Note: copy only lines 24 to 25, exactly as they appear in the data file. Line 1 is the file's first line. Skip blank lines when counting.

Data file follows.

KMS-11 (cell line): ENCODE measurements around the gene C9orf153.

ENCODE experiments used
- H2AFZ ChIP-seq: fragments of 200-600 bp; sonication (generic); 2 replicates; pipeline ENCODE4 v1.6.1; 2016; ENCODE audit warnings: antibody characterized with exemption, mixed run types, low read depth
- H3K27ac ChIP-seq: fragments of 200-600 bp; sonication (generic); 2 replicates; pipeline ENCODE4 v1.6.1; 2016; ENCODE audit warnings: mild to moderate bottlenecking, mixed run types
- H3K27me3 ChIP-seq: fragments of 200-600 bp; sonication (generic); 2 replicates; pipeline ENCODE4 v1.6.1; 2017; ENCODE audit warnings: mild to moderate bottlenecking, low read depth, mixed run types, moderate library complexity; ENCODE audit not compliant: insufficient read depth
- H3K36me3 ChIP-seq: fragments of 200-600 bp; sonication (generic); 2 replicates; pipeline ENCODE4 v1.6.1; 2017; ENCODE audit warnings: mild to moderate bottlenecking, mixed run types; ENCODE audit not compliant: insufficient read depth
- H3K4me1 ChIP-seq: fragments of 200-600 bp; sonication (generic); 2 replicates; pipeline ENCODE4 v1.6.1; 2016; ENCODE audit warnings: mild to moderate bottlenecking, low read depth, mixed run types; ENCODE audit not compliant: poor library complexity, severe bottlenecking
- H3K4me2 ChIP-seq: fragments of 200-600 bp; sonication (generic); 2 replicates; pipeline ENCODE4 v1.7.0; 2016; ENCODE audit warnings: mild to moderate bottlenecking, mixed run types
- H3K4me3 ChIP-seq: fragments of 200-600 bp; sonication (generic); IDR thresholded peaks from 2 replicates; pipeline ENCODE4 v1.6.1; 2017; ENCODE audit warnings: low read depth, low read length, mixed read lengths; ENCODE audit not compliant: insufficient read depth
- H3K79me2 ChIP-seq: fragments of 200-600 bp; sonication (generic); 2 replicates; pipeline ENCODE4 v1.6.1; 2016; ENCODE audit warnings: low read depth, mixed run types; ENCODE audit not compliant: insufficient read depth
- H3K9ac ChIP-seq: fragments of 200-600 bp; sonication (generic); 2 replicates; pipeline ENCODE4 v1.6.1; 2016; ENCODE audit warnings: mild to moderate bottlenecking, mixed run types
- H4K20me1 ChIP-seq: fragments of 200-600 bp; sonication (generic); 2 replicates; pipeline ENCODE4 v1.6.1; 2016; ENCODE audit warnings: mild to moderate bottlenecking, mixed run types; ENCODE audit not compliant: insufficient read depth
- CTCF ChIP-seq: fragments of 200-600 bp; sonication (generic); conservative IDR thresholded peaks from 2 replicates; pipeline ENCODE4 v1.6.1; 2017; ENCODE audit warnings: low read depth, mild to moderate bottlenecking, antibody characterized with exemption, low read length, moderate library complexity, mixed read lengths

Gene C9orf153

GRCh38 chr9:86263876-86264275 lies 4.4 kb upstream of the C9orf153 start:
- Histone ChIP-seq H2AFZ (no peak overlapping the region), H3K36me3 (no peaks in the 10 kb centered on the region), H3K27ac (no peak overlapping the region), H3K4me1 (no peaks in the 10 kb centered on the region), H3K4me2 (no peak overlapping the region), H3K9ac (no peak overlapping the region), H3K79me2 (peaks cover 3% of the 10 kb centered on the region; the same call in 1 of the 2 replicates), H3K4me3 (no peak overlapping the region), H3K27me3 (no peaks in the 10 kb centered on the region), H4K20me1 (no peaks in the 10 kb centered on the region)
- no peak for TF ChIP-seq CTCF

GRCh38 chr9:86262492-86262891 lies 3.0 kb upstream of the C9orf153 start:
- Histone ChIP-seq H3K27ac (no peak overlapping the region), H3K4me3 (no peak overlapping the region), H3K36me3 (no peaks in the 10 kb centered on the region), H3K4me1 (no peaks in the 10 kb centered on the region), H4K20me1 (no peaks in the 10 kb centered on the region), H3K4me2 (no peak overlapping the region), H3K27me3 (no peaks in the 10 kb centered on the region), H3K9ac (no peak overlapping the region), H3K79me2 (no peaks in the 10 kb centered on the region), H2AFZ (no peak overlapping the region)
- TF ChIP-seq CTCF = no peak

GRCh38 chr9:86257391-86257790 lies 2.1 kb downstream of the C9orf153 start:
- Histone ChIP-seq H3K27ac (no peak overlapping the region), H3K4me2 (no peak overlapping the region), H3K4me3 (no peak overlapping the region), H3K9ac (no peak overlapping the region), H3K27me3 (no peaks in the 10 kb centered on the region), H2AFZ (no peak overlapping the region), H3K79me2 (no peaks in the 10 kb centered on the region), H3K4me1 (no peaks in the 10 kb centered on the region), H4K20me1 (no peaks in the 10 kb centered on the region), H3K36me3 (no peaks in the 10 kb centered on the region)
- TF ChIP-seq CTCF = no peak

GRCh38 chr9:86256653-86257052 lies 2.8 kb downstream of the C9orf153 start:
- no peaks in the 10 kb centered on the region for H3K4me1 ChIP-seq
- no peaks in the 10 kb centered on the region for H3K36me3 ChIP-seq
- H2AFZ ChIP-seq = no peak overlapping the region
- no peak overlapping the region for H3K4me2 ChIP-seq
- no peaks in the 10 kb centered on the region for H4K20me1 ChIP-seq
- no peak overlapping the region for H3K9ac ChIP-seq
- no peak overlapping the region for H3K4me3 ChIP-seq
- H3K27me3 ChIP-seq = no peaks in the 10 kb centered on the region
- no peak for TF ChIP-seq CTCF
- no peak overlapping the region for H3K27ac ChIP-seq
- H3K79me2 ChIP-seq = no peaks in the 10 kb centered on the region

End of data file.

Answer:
GRCh38 chr9:86256653-86257052 lies 2.8 kb downstream of the C9orf153 start:
- no peaks in the 10 kb centered on the region for H3K4me1 ChIP-seq